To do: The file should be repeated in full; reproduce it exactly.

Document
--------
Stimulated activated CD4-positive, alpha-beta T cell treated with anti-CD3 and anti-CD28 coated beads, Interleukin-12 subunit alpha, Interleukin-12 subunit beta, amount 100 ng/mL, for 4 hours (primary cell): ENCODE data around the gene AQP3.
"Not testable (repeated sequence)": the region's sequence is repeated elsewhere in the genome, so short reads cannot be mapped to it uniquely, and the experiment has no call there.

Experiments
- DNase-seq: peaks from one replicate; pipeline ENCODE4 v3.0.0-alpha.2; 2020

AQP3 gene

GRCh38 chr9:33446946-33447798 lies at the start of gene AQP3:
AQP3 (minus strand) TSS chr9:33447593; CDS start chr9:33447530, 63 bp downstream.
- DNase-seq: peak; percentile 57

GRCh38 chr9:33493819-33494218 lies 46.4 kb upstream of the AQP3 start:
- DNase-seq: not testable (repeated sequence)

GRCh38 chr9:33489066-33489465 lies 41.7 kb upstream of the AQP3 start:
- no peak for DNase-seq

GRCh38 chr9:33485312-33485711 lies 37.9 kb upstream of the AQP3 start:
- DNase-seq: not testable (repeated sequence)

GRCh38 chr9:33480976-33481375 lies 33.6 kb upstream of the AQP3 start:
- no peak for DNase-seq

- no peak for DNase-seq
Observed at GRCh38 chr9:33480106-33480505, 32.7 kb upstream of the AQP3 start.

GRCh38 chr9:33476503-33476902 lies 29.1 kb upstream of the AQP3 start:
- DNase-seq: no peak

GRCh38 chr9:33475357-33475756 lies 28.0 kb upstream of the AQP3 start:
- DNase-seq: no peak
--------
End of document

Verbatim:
Stimulated activated CD4-positive, alpha-beta T cell treated with anti-CD3 and anti-CD28 coated beads, Interleukin-12 subunit alpha, Interleukin-12 subunit beta, amount 100 ng/mL, for 4 hours (primary cell): ENCODE data around the gene AQP3.
"Not testable (repeated sequence)": the region's sequence is repeated elsewhere in the genome, so short reads cannot be mapped to it uniquely, and the experiment has no call there.

Experiments
- DNase-seq: peaks from one replicate; pipeline ENCODE4 v3.0.0-alpha.2; 2020

AQP3 gene

GRCh38 chr9:33446946-33447798 lies at the start of gene AQP3:
AQP3 (minus strand) TSS chr9:33447593; CDS start chr9:33447530, 63 bp downstream.
- DNase-seq: peak; percentile 57

GRCh38 chr9:33493819-33494218 lies 46.4 kb upstream of the AQP3 start:
- DNase-seq: not testable (repeated sequence)

GRCh38 chr9:33489066-33489465 lies 41.7 kb upstream of the AQP3 start:
- no peak for DNase-seq

GRCh38 chr9:33485312-33485711 lies 37.9 kb upstream of the AQP3 start:
- DNase-seq: not testable (repeated sequence)

GRCh38 chr9:33480976-33481375 lies 33.6 kb upstream of the AQP3 start:
- no peak for DNase-seq

- no peak for DNase-seq
Observed at GRCh38 chr9:33480106-33480505, 32.7 kb upstream of the AQP3 start.

GRCh38 chr9:33476503-33476902 lies 29.1 kb upstream of the AQP3 start:
- DNase-seq: no peak

GRCh38 chr9:33475357-33475756 lies 28.0 kb upstream of the AQP3 start:
- DNase-seq: no peak